A printer servers, print servers or print servers takes in a computer network against jobs and forwards them to a printer or plotter.
Print servers are often implemented as standalone devices or dedicated servers. Colloquially understood as including both the server software and the host on which it is running.
Print server can be used to
- To make printer without network interface available over the network
- To manage network printers centrally
- To centralize the spooling
- To form printer pool
- To distribute device drivers
Systems and protocols
The ancestral printing system according to the client-server model is the Berkeley Printing System ( also LPD / LPR). It was developed for Unix, but is also available in Windows NT ( and later) implemented. The servers have been developed for Windows Message Block (SMB ) -based file and print services. They are available through Samba and Unix. More print server techniques or protocols for print servers are NetWare NCP builds on IPX / SPX or TCP / IP, NetBIOS / NetBEUI on the " NetBIOS Frames Protocol", Raw TCP port 9100 as the AppleTalk protocol or the AppleShare IP Print Server Security Protocol.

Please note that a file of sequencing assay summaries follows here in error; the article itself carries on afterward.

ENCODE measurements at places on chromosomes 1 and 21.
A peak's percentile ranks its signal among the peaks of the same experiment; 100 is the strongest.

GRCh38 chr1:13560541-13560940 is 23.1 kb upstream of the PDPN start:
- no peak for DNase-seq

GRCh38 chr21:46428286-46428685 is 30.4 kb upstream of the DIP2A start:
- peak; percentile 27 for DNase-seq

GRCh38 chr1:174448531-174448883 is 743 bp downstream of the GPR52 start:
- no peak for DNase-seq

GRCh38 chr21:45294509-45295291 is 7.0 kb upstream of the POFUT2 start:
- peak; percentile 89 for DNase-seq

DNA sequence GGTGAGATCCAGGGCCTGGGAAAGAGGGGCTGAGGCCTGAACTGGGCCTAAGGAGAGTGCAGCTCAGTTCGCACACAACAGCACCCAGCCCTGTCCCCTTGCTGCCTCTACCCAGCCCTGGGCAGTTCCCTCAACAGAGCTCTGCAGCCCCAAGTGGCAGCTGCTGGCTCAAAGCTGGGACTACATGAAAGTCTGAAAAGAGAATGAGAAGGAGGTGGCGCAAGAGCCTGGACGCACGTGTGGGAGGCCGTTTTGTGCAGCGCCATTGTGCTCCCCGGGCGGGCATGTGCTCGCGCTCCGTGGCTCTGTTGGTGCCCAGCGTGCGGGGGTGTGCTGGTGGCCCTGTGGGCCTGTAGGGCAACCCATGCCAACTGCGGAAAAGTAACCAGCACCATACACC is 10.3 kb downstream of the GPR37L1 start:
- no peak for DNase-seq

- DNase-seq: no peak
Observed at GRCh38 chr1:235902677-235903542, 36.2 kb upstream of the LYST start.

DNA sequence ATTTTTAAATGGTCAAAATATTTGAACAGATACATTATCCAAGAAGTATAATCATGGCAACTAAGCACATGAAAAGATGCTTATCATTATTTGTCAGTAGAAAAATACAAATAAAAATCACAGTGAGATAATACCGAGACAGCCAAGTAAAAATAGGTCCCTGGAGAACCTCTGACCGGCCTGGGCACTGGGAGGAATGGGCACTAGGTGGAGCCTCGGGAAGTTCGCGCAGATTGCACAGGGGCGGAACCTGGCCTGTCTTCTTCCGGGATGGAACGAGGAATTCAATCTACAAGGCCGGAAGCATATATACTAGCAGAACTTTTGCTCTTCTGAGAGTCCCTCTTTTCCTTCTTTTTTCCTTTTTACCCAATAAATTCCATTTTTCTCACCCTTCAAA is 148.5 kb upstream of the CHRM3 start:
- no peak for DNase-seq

The modern Internet Printing Protocol is the basis of CUPS. It is practically all of Unix-like operating systems (AIX, Apple Mac OS X, BSD, HP- UX, Linux, etc. ) but also for the current versions of Windows ( Windows NT 4.0, 2000, XP, Vista, 7, 8) for available.
Widely used are adapters for USB, IEEE -1284 or EIA -232 printers, in which a printer server. Such devices have a rudimentary operating system and usually via a web interface to manage them. They are used to provide the printer with a network interface.
They are available in different versions:
- For attachment to an IEEE -1284 interface or as a tabletop unit
- For one or more printers
- With or without 802.1X authentication
- For RJ connectors or Wireless Local Area Networks
For use at home or in small offices as well as routers with built-in printer server and a USB interface exist.